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The lava continues to flow from Kilauea volcano, creating a ghostly spectacle

The lava continues to flow from Kilauea volcano, creating a ghostly spectacle
Lava flows into what used to be Kapoho Bay on the east coast of Hawaii's Big Island. Lava recently filled the entire bay and extended the coastline. (Kent Nishimura / Los Angeles Times)

The volcanic activity that started May 3 on Hawaii’s Big Island continues to transform the landscape, trigger earthquakes and force the partial closure of Volcanoes National Park, the Aloha State’s most popular tourist destination.

Twenty-two fissures opened up around the Kilauea volcano, and lava continues to pour, and sometimes leap, from openings in the earth known as Fissure 8 and Fissure 22.

The lava is spellbinding, especially at night, and some people have found the lure of the lava flows irresistible despite the danger. Since May officials have issued 84 citations to people caught loitering in areas closed to the public for safety.

Leilani Estates
The Hawaii National Guard escorts media observers as a river of lava flows into Leilani Estates, where many homes have been damaged or cut off by the lava. Kent Nishimura / Los Angeles Times
Lava reaches ocean
Lava flows into the ocean after traveling down from Fissure 8, one of 22 fissures that opened up after the Kilauea volcano erupted in May. Kent Nishimura / Los Angeles Times
Pahoa, Hawaii
Cars streak by during a long exposure taken in central Pahoa, a town that neighbors the evacuated Leilani Estates community. Kent Nishimura / Los Angeles Times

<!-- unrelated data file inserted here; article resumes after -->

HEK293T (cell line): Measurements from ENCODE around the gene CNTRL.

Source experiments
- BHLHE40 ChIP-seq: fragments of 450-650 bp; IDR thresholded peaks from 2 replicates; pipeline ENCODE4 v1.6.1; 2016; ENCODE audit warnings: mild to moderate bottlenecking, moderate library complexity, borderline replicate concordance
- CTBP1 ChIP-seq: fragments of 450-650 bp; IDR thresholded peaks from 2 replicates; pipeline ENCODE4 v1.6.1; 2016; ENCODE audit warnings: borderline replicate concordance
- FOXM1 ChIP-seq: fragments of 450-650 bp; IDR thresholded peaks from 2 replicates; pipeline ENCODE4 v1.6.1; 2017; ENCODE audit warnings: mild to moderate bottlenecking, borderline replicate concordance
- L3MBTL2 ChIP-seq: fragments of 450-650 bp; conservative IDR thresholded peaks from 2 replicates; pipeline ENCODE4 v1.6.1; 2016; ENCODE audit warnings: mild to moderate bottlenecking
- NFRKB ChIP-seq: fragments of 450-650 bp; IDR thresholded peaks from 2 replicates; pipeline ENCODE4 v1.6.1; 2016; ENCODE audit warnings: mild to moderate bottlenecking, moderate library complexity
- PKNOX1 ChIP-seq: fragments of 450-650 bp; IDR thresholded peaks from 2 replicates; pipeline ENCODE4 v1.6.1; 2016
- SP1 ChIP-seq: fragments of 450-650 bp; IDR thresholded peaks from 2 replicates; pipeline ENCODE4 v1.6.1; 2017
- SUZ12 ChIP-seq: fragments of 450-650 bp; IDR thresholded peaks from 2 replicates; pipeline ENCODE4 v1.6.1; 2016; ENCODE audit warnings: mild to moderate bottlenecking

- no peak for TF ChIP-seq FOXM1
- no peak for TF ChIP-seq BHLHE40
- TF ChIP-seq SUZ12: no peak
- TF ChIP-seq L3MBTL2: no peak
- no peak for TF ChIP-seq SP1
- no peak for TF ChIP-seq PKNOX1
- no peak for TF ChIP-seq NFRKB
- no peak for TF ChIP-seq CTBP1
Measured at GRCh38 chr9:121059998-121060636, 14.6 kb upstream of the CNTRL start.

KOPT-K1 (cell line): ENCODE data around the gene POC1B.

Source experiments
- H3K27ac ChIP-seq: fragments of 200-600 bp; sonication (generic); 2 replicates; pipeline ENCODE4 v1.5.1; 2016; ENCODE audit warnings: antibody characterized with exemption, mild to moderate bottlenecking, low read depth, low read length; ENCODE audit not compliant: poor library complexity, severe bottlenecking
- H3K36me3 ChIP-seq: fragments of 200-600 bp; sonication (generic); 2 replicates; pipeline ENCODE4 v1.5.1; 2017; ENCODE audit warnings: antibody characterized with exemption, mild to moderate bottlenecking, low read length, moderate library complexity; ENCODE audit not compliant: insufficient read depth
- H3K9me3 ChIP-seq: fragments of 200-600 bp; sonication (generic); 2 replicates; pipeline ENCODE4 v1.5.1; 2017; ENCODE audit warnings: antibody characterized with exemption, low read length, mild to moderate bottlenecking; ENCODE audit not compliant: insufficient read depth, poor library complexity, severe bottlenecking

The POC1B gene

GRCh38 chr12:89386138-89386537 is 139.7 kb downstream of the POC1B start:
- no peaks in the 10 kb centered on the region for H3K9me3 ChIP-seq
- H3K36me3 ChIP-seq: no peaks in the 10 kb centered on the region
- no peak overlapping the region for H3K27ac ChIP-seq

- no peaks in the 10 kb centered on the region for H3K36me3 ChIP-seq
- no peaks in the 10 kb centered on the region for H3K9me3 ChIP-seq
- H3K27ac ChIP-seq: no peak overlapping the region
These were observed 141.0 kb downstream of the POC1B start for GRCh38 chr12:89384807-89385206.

Jayden Jennings
Jayden Jennings, 16, of West Palm Beach, Fla., joined other tourists visiting Pahoa from the more popular destinations of Hilo, Kona and Waikaloa to view the volcanic activity. Kent Nishimura / Los Angeles Times
Laze
Passengers aboard the Lava Ocean Tour boat Hot Shot watch as lava hitting the ocean creates white acidic plumes known as "laze" — haze produced by lava. Kent Nishimura / Los Angeles Times
Fissure 8
Palm trees at the Leilani Community Assn. Park are cast in silhouette by the lava and ash plume coming out of Fissure 8, currently the most of active of the fissures around the volcano. Kent Nishimura / Los Angeles Times
Moku Street
Smoke and fumes fill the air near a burned structure along Moku Street in Leilani Estates. Kent Nishimura / Los Angeles Times
Big Island
John Stallman points with a pen to areas where lava has expanded the coastline while talking with Jerry Dunn at "The Hub," a distribution center in Pahoa run by the community group Pu'uhonua o Puna to help evacuees. Kent Nishimura / Los Angeles Times
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